Georgia Appeals Court: Police Report Admissible, MARTA Accident Case Should Go to Trial
The family of a woman injured in a vehicle accident involving a Metro Atlanta Rapid Transit Authority (MARTA) van should get to have the case heard by a trial court, the Georgia Court of Appeals ruled recently.
The accident involved a van owned by the MARTA that collided with another vehicle. A wheelchair-bound passenger in the van slid out of the securely fastened wheelchair and fractured her leg as a result of the accident. She remained immobile for several months before passing away.
The woman’s family filed a lawsuit. A key point of contention in the case is whether the van driver failed to stay in his lane of travel when making a right turn. The woman’s family alleges that he turned too wide and collided with a passing vehicle in the adjacent left lane.
The Court of Appeals decision focused on the hearsay rule. You may have heard of the hearsay rule. It bars certain out-of-court statements from evidence. It’s a tricky rule with many exceptions.
One of the exceptions involves statements in police reports. The court ruled that a car accident personal injury case involving a MARTA van should proceed to trial based on statements by a police officer in his report of the accident.
A trial court judge in the case had excluded the police report because the statements were unsworn to by the police officer.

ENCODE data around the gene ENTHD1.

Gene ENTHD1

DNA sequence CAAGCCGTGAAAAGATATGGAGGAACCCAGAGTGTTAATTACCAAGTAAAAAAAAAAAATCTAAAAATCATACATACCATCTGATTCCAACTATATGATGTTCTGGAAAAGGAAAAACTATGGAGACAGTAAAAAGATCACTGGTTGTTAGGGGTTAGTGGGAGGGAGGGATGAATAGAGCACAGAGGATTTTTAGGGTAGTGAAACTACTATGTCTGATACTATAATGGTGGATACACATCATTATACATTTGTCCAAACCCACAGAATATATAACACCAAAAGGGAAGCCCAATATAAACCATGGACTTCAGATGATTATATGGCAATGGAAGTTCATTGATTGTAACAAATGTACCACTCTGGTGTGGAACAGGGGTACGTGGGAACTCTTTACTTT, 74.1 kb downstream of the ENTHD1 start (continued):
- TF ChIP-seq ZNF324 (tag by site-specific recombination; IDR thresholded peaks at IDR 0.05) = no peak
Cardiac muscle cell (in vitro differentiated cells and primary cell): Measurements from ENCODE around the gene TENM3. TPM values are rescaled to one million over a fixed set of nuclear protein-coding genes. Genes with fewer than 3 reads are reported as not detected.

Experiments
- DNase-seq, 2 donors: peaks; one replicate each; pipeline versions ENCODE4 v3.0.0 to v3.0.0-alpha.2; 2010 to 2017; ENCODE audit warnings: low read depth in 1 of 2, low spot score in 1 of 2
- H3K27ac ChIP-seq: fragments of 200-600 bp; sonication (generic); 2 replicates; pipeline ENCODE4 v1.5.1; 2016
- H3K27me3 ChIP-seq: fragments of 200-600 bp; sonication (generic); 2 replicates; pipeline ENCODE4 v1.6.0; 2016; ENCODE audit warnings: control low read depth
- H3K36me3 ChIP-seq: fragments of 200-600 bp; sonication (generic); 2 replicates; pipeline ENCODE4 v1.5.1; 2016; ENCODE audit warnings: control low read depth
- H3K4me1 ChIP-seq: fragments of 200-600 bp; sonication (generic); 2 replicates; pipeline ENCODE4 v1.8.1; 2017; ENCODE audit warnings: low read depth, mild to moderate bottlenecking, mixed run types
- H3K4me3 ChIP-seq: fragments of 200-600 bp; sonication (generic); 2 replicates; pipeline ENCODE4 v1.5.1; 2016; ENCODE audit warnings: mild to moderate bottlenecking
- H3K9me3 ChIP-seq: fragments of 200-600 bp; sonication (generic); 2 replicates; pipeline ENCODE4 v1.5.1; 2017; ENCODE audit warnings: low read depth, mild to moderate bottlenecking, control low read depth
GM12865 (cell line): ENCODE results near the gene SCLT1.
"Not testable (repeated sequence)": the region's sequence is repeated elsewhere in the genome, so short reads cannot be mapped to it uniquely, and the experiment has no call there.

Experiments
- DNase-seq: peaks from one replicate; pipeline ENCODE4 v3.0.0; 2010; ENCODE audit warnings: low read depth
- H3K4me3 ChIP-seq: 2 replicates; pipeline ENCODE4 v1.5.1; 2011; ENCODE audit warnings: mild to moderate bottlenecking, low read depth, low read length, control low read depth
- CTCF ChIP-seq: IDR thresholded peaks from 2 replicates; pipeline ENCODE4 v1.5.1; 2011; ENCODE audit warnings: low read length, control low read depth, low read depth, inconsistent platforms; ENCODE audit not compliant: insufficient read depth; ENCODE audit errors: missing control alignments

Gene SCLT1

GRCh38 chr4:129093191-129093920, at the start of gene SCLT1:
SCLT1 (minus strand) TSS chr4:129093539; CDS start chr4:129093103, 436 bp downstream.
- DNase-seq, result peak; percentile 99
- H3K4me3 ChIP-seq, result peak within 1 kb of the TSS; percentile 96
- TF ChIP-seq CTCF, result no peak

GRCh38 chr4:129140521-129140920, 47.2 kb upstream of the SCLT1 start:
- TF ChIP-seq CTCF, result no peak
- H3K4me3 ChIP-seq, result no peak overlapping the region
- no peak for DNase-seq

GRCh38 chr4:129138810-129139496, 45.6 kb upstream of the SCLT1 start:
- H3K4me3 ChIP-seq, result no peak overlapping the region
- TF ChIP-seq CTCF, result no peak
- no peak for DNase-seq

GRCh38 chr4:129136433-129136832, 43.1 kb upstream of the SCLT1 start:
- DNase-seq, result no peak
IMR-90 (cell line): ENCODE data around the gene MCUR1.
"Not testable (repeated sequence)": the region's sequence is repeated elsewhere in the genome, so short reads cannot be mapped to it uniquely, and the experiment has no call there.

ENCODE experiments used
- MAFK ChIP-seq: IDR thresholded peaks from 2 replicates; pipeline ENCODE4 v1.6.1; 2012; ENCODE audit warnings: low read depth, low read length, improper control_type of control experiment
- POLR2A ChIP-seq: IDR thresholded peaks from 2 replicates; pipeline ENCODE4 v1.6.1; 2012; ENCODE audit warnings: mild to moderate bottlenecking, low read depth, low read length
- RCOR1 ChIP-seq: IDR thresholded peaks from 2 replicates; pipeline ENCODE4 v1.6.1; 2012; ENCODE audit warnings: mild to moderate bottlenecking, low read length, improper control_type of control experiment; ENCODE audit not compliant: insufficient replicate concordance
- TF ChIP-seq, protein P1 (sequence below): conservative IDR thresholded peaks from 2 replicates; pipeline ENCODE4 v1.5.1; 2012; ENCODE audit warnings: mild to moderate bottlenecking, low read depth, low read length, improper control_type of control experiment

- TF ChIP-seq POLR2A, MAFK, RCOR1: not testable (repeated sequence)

However, the Appeals Court said the trial judge made an error of law. Statements by a police officer in a vehicle accident report do not need to be sworn to as a condition of admissibility into evidence, the Appeals Court ruled.
Georgia law allows into evidence statements in a police report based on personal observations of a police officer. This is known as the “public records” exception to the hearsay rule, which allows into evidence, statements made by government officials in public records related to their public duties.
The Appeals Court said the case should proceed to trial since the police officer’s depiction of the accident differed from the vehicle driver’s version, creating a dispute over how the accident occurred.
The case is Maloof v. Metro Atlanta Rapid Transit Authority (Case No. A14A2233).
If you have been injured in a car accident caused by another driver in Atlanta, contact us for a free consultation with a knowledgeable car accident lawyer about your legal options.